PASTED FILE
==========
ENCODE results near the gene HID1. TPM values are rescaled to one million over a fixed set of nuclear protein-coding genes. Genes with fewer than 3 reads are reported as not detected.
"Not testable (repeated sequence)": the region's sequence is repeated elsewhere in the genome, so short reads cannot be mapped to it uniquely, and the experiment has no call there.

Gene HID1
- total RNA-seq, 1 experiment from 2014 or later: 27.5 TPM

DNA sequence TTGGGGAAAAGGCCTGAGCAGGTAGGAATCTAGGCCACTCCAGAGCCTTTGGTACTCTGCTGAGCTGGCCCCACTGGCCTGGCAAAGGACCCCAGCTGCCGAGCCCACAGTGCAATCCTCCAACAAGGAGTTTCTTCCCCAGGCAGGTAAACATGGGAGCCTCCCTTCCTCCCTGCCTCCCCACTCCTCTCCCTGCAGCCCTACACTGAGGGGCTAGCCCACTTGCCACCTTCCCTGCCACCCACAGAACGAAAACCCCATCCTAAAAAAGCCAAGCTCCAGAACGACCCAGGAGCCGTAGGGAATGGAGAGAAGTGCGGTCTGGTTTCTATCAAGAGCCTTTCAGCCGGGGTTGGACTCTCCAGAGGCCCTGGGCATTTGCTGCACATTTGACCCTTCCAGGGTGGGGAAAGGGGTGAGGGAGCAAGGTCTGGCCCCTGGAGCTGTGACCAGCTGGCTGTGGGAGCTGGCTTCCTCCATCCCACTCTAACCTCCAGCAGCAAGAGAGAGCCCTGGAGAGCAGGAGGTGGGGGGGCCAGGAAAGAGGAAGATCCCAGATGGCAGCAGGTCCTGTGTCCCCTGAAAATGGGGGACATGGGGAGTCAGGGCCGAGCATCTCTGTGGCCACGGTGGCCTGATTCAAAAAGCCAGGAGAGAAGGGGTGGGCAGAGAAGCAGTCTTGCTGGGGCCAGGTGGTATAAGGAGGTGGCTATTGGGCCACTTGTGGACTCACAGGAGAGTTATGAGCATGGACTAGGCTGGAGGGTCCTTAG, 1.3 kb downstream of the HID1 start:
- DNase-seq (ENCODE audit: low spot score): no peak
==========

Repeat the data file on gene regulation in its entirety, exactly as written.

ENCODE results near the gene HID1. TPM values are rescaled to one million over a fixed set of nuclear protein-coding genes. Genes with fewer than 3 reads are reported as not detected.
"Not testable (repeated sequence)": the region's sequence is repeated elsewhere in the genome, so short reads cannot be mapped to it uniquely, and the experiment has no call there.

Gene HID1
- total RNA-seq, 1 experiment from 2014 or later: 27.5 TPM

DNA sequence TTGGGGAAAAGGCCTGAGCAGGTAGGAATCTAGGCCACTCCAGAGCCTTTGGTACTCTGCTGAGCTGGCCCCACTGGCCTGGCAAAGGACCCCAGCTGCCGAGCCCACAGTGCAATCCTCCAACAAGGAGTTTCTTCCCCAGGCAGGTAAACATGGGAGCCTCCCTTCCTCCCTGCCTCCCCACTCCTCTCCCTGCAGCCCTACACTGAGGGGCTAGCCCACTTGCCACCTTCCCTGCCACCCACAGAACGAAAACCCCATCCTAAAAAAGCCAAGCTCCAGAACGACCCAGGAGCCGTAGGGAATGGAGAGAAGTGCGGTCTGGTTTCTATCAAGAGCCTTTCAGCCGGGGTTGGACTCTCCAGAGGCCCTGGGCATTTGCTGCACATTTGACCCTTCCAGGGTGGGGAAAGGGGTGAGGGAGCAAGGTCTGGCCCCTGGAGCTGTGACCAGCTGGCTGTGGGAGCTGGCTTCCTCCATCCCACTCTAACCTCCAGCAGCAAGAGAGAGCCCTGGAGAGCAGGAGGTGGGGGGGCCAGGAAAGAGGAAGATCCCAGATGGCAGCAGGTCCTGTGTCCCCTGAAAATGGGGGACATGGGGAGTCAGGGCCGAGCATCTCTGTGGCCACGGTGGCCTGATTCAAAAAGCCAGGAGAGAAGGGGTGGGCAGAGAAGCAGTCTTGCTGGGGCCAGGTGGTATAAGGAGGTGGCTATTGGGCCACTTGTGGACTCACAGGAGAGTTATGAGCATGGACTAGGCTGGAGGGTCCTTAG, 1.3 kb downstream of the HID1 start:
- DNase-seq (ENCODE audit: low spot score): no peak